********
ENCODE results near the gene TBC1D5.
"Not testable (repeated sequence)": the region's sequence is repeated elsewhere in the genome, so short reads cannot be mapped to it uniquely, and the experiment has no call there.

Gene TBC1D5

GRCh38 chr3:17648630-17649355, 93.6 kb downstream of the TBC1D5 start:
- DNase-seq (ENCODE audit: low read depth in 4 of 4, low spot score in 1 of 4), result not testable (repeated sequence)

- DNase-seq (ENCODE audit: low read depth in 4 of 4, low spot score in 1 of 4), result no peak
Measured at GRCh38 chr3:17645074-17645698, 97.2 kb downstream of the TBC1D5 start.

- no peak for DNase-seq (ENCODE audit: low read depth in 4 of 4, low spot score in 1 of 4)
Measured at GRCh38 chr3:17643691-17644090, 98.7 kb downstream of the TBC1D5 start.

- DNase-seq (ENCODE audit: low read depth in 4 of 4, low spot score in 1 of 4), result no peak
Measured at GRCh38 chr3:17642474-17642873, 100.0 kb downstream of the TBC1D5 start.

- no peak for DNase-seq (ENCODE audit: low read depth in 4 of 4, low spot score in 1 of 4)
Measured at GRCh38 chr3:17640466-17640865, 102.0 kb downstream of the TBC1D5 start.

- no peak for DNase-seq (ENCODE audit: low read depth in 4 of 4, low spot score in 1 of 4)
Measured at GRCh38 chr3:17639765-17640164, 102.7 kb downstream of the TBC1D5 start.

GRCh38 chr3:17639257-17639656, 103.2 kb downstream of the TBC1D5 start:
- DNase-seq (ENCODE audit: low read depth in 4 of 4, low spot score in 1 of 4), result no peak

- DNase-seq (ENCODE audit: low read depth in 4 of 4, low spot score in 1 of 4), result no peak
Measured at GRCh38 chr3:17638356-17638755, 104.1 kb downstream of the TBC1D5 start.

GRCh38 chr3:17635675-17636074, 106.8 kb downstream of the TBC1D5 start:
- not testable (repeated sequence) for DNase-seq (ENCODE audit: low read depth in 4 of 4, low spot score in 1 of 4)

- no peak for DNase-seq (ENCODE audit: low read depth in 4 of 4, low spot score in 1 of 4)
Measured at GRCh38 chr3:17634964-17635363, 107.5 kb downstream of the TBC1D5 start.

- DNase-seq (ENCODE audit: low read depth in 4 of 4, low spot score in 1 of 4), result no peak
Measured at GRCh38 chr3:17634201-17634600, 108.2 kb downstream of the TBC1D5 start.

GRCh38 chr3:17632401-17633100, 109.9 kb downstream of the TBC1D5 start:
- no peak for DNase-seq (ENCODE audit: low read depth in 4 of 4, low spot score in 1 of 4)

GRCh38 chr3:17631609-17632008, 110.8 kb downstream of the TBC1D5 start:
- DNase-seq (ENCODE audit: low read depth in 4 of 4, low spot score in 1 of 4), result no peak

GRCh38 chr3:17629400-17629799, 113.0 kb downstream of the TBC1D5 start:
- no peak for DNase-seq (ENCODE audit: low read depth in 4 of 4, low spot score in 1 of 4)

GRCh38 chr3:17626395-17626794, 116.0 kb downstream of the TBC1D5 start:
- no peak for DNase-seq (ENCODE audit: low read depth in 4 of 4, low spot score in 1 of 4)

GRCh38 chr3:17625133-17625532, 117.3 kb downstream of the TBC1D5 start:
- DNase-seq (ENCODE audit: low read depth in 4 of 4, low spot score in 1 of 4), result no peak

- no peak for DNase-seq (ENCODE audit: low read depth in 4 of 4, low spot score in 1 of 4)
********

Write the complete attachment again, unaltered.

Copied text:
ENCODE results near the gene TBC1D5.
"Not testable (repeated sequence)": the region's sequence is repeated elsewhere in the genome, so short reads cannot be mapped to it uniquely, and the experiment has no call there.

Gene TBC1D5

GRCh38 chr3:17648630-17649355, 93.6 kb downstream of the TBC1D5 start:
- DNase-seq (ENCODE audit: low read depth in 4 of 4, low spot score in 1 of 4), result not testable (repeated sequence)

- DNase-seq (ENCODE audit: low read depth in 4 of 4, low spot score in 1 of 4), result no peak
Measured at GRCh38 chr3:17645074-17645698, 97.2 kb downstream of the TBC1D5 start.

- no peak for DNase-seq (ENCODE audit: low read depth in 4 of 4, low spot score in 1 of 4)
Measured at GRCh38 chr3:17643691-17644090, 98.7 kb downstream of the TBC1D5 start.

- DNase-seq (ENCODE audit: low read depth in 4 of 4, low spot score in 1 of 4), result no peak
Measured at GRCh38 chr3:17642474-17642873, 100.0 kb downstream of the TBC1D5 start.

- no peak for DNase-seq (ENCODE audit: low read depth in 4 of 4, low spot score in 1 of 4)
Measured at GRCh38 chr3:17640466-17640865, 102.0 kb downstream of the TBC1D5 start.

- no peak for DNase-seq (ENCODE audit: low read depth in 4 of 4, low spot score in 1 of 4)
Measured at GRCh38 chr3:17639765-17640164, 102.7 kb downstream of the TBC1D5 start.

GRCh38 chr3:17639257-17639656, 103.2 kb downstream of the TBC1D5 start:
- DNase-seq (ENCODE audit: low read depth in 4 of 4, low spot score in 1 of 4), result no peak

- DNase-seq (ENCODE audit: low read depth in 4 of 4, low spot score in 1 of 4), result no peak
Measured at GRCh38 chr3:17638356-17638755, 104.1 kb downstream of the TBC1D5 start.

GRCh38 chr3:17635675-17636074, 106.8 kb downstream of the TBC1D5 start:
- not testable (repeated sequence) for DNase-seq (ENCODE audit: low read depth in 4 of 4, low spot score in 1 of 4)

- no peak for DNase-seq (ENCODE audit: low read depth in 4 of 4, low spot score in 1 of 4)
Measured at GRCh38 chr3:17634964-17635363, 107.5 kb downstream of the TBC1D5 start.

- DNase-seq (ENCODE audit: low read depth in 4 of 4, low spot score in 1 of 4), result no peak
Measured at GRCh38 chr3:17634201-17634600, 108.2 kb downstream of the TBC1D5 start.

GRCh38 chr3:17632401-17633100, 109.9 kb downstream of the TBC1D5 start:
- no peak for DNase-seq (ENCODE audit: low read depth in 4 of 4, low spot score in 1 of 4)

GRCh38 chr3:17631609-17632008, 110.8 kb downstream of the TBC1D5 start:
- DNase-seq (ENCODE audit: low read depth in 4 of 4, low spot score in 1 of 4), result no peak

GRCh38 chr3:17629400-17629799, 113.0 kb downstream of the TBC1D5 start:
- no peak for DNase-seq (ENCODE audit: low read depth in 4 of 4, low spot score in 1 of 4)

GRCh38 chr3:17626395-17626794, 116.0 kb downstream of the TBC1D5 start:
- no peak for DNase-seq (ENCODE audit: low read depth in 4 of 4, low spot score in 1 of 4)

GRCh38 chr3:17625133-17625532, 117.3 kb downstream of the TBC1D5 start:
- DNase-seq (ENCODE audit: low read depth in 4 of 4, low spot score in 1 of 4), result no peak

- no peak for DNase-seq (ENCODE audit: low read depth in 4 of 4, low spot score in 1 of 4)